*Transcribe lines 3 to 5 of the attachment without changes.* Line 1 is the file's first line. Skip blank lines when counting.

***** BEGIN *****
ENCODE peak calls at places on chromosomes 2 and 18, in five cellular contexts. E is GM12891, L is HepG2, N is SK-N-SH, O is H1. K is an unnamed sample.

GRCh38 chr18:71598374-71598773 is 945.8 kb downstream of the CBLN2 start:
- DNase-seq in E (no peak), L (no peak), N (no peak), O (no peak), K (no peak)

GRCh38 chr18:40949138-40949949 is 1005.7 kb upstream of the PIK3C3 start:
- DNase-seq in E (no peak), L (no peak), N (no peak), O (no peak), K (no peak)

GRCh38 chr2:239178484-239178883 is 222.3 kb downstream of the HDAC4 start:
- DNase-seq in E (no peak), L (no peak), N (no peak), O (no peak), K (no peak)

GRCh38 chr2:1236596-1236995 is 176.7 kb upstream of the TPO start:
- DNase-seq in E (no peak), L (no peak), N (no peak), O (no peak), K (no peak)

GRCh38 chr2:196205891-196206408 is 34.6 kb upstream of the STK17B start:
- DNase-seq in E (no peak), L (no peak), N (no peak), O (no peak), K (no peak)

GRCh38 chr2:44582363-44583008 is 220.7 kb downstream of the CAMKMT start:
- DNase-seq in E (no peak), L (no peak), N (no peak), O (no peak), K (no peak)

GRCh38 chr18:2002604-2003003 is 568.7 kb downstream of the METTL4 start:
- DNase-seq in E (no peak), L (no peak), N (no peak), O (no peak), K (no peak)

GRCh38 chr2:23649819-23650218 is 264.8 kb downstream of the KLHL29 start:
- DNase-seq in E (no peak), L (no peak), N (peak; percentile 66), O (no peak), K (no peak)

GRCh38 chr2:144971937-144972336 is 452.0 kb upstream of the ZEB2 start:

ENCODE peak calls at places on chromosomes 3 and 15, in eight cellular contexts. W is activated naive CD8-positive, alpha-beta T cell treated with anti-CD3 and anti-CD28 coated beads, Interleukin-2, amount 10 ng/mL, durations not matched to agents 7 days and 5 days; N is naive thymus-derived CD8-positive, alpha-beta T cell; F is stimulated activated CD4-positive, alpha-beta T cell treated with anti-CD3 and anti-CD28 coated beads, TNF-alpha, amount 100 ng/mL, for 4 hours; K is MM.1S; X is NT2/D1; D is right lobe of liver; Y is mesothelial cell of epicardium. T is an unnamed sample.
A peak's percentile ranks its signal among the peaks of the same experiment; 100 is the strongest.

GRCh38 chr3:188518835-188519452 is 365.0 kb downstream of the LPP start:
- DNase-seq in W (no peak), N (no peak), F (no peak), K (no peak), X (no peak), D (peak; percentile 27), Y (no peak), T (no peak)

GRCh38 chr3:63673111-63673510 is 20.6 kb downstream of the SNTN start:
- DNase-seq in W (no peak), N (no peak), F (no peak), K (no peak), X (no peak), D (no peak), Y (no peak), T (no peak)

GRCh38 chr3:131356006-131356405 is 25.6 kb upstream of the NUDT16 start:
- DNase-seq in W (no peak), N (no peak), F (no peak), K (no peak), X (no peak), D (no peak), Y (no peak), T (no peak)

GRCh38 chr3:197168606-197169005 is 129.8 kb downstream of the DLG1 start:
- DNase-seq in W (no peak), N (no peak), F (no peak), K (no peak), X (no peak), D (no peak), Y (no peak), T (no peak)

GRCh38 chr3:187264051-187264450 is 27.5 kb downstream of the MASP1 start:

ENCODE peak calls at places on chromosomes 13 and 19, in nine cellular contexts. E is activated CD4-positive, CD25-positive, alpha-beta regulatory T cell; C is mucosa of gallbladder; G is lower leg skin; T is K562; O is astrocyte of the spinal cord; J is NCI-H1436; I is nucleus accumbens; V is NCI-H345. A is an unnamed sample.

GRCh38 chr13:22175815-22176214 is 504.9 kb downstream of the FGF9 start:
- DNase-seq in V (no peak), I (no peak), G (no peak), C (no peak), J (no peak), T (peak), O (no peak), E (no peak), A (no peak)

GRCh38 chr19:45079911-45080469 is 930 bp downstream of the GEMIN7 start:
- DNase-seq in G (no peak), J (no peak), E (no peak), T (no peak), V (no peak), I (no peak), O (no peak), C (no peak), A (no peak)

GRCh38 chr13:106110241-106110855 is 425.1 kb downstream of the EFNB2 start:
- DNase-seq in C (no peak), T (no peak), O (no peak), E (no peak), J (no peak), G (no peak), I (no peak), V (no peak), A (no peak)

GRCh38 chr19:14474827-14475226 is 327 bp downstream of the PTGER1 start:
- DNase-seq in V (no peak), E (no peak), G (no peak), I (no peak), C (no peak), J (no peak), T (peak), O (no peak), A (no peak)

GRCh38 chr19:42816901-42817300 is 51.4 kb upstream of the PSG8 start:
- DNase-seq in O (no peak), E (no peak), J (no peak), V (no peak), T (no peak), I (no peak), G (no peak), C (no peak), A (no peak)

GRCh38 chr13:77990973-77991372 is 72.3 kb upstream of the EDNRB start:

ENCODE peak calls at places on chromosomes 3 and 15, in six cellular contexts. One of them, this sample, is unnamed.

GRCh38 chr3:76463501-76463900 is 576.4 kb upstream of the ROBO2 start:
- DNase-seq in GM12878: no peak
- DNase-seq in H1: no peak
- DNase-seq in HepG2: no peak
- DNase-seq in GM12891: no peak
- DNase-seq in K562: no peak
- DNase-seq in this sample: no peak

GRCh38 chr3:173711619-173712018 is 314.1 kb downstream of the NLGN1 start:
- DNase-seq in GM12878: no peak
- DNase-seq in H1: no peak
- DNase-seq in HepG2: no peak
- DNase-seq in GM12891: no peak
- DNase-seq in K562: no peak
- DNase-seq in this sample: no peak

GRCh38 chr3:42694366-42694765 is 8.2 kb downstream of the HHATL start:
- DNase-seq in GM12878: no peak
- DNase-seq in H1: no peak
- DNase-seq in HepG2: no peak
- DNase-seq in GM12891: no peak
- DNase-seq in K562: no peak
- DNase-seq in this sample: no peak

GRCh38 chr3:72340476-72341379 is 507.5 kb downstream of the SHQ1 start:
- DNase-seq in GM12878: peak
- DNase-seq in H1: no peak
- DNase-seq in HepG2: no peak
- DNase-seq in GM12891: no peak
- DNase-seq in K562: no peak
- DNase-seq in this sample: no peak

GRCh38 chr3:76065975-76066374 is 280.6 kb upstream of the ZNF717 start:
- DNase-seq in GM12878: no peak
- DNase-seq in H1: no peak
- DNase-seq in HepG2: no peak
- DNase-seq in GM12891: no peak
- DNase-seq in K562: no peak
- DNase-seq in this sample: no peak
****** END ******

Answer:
- DNase-seq in E (no peak), L (no peak), N (no peak), O (no peak), K (no peak)

GRCh38 chr18:40949138-40949949 is 1005.7 kb upstream of the PIK3C3 start:
- DNase-seq in E (no peak), L (no peak), N (no peak), O (no peak), K (no peak)